If you have been visiting PC Perspective at all over the last week there is no doubt you have seen a lot of discussion about the currently running Battlefield 3 beta.  We posted an article looking at performance of several different GPUs in the game and then followed it up with a look at older cards like the GeForce 9800 GT.  We did a live stream of some PC Perspective staff playing BF3 with readers and fans, showed off and tested the locked Caspian Border map and even looked at multi-GPU scaling performance.  It was a lot of testing and a lot of time, but now that we have completed it, we are ready to summarize our findings in a piece that many have been clamoring for - a Battlefield 3 system build guide.

05.jpg

The purpose of this article is simple: gather our many hours or testing and research and present the results in a way that simply says "here is the hardware we recommend."  It is a the exact same philosophy that makes our PC Perspective Hardware Leaderboard so successful as it gives the reader all the information they need, all in one place.

Continue reading our guide for building a system for Battlefield 3!!

The ASUS WAVI means you can wave goodbye to wires

Subject: Systems | September 27, 2011 - 05:17 PM |
Tagged: htpc, wireless hdmi, wireless video

The ASUS WAVI is wireless HDMI extender kit that will allow you to stream audio and video from the transmitter to receiver as though there was an HDMI cord between the two devices.   Legit Reviews had fun testing it out, the latency when you are within range is low enough that you can game over this device.  However they could not get their USB mouse and keyboard to work though the device which does limit the usefulness in some cases.  If you get too far away you will lose some fidelity, but as long as you are in range this is a great way to avoid wires running all over your living room.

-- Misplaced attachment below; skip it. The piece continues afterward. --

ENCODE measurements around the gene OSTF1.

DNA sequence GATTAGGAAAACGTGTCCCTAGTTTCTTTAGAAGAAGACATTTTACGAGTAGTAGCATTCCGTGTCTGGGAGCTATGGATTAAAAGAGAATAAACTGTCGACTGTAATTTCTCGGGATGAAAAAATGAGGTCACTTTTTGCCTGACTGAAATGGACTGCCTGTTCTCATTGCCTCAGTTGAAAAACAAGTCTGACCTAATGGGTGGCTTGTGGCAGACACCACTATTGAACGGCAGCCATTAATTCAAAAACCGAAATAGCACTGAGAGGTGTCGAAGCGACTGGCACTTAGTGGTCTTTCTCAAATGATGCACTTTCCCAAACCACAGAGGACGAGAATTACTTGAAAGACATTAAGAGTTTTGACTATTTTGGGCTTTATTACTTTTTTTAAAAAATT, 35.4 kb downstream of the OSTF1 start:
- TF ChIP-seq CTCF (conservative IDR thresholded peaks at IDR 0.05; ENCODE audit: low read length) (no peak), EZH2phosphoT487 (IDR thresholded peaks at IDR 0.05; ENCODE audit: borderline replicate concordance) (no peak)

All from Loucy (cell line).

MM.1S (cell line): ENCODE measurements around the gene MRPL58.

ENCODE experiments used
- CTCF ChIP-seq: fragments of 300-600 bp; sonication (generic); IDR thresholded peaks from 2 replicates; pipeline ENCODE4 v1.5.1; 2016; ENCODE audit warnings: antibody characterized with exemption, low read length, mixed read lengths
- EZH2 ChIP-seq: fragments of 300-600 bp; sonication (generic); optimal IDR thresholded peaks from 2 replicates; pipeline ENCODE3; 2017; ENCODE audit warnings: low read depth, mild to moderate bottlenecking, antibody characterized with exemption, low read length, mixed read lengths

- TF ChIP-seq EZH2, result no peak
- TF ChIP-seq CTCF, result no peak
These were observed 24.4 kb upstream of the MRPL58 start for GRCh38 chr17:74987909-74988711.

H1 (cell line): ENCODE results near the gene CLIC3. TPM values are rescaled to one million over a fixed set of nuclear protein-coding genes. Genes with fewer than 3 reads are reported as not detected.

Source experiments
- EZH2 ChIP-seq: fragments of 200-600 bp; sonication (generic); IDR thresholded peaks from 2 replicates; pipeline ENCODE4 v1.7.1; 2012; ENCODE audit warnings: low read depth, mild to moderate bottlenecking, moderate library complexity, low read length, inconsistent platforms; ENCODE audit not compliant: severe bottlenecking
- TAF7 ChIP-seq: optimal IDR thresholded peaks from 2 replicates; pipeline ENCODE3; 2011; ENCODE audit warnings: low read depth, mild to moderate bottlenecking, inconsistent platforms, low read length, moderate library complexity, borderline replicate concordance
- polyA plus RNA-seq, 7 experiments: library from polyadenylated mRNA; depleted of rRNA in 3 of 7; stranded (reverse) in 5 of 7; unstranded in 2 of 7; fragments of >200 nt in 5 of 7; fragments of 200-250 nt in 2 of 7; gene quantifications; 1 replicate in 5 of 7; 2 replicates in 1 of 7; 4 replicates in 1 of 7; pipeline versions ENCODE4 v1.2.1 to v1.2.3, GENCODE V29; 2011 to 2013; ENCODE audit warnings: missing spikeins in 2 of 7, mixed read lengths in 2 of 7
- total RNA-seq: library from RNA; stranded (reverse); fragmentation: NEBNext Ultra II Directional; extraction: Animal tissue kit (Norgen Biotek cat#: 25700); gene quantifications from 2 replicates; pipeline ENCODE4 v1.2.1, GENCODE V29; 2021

LR_ASUS-WAVI_1.jpg

"ASUS has launched and released what they are calling the world’s first wireless HDMI extender kit. What this is designed to do is take an existing audio video signal from your PC computer, and play on your HDMI-powered big-screen TV… Wirelessly. The Wireless Audio Video Interaction system – or WAVI – is designed not only to play your audio video content remotely, but via a two-way wireless USB, the WAVI will allow you to sit in your living room and control your PC as you pick the best video to show the family..."

Here are some more Systems articles from around the web:

HTPC

ASUS Unveils a New Series of Innovative and Powerful All-in-One PCs

Subject: Systems | September 26, 2011 - 12:11 PM |
Tagged: asus, all-in-one, AIO, ET2410 Series

Fremont, California (September 26, 2011) — Designed to offer versatile performance for a wide variety of users, ASUS is excited to unveil three new All-in-One (AIO) models featuring the 21.5” ET2210, 23.6” ET2410, and 27” ET2700. All three models feature vibrant 1080P LED backlit touchscreens, 2nd generation Intel Core processors, USB 3.0 and e-SATA connectivity, 802.11 N wireless LAN, Digital camera, SonicMaster Audio and VESA-mount points. Options including hard drive storage capabilities up to 1TB, Blu-ray combo optical drive, 8GB of DDR3 memory and more — are all housed inside an elegant yet modern designed enclosure.

All-in-One Form Factor is the latest trend in PC technology
The popularity of the All-in-One form factor continues to grow in both the consumer and business markets as they deliver a smaller, more efficient footprint with a similar level of performance as traditional desktops yet with expanded multimedia and collaborative work features. “The new ASUS All-in-One PC series is the perfect technology tool to meet this increased market demand. ASUS continues to be an innovation leader with the release of these all-new AIOs, which offer premium features, stylish design, immersive multi-touch technology, and affordability in an energy efficient platform,” said Margaret Chen, President of Open Platform Business (OPBG) Group for ASUS Computer International.